Two sources told FOXSports.com that both wide receivers tested positive for marijuana in February at the NFL Scouting Combine in Indianapolis.
Before the test results became official, Harvin was considered a potential first-round pick after leaving the University of Florida following his junior season. Tate was projected as a first or second rounder after a solid college career at North Carolina.
Joel Segal, the agent who represents both players, didn’t return messages seeking comment.
Harvin and Tate were the only high-profile players to flunk their combine drug tests, the sources said. Fewer than a dozen players tested positive for recreational drugs, one source said.
NFL teams received the drug-test results earlier this week. Players who failed are subject to entry into the NFL’s substance-abuse program.
Sports Illustrated’s Web site reported that Boston College defensive tackle B.J. Raji had flunked a combine drug test. Raji was not on the list of failed players, one source said, and SI.com has since retracted its story.
Harvin excelled as both a wide receiver and running back in Florida’s spread offense. Harvin generated 1,303 yards from scrimmage and 17 touchdowns in 2008. He also posted a blazing time of 4.39 seconds in the 40-yard dash at the combine.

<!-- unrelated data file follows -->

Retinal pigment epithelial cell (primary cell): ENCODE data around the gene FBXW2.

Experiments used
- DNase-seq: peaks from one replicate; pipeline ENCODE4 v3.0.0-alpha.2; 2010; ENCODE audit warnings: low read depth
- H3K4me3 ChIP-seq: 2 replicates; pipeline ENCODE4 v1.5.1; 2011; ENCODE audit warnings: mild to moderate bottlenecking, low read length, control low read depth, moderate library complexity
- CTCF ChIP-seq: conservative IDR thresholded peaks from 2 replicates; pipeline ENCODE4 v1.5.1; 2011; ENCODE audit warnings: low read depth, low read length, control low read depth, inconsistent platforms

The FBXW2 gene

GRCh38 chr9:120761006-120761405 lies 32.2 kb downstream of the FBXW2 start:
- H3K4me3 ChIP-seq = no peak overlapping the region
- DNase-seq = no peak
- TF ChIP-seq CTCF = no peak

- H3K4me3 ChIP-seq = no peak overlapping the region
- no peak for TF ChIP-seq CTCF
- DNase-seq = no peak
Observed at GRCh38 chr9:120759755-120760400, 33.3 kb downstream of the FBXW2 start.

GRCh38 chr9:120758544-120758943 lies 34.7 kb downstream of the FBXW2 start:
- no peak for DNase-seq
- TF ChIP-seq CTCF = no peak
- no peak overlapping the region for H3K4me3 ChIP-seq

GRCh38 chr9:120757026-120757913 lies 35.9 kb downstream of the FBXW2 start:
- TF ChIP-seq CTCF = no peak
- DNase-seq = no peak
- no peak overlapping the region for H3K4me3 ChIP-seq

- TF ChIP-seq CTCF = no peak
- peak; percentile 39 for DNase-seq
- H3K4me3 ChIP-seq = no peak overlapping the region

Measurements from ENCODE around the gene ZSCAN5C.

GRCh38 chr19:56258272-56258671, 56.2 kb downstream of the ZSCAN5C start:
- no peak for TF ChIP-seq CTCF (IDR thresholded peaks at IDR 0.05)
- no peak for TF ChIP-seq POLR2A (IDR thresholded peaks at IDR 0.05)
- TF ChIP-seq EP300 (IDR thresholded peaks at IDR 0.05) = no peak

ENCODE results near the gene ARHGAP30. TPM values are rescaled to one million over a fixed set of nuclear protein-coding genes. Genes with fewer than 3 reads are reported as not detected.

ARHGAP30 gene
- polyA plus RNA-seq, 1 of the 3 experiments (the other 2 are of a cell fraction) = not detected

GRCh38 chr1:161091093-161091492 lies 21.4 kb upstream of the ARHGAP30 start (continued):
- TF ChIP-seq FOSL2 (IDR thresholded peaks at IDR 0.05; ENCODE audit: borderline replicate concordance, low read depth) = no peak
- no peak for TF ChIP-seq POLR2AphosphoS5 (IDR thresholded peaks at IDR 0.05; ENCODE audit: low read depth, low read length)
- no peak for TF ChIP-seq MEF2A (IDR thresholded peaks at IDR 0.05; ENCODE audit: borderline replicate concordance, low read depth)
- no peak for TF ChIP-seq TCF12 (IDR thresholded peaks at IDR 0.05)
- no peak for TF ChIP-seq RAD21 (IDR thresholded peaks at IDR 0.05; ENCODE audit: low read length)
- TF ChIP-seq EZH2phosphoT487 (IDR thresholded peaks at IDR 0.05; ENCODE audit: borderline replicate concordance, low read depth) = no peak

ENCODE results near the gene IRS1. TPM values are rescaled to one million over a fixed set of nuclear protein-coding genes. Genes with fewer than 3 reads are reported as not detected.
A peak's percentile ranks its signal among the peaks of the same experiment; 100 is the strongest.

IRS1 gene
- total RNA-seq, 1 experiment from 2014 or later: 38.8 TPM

Profootballtalk.com originally reported last week that Harvin had tested positive.
Tate was having a monster season for North Carolina before tearing two knee ligaments midway through his senior campaign. He averaged 23.5 yards on his 16 receptions and was even more dangerous as a punt and kickoff returner. Tate’s 397 all-purpose yards against McNeese State set a single-game record at UNC. Tate didn’t work out at the Combine while still recovering from his injury.
The NFL draft will be held this weekend.
Tags: 40 Yard Dash, Boston College, College Career, Drug Test Results, Game Record, Kickoff Returner, Knee Ligaments, nfl combine, nfl draft, Nfl Scouting Combine, nfl teams, Percy Harvin, Raji, Return Messages, Scouting Combine In Indianapolis, Second Rounder, Spread Offense, Substance Abuse Program, Wide Receivers
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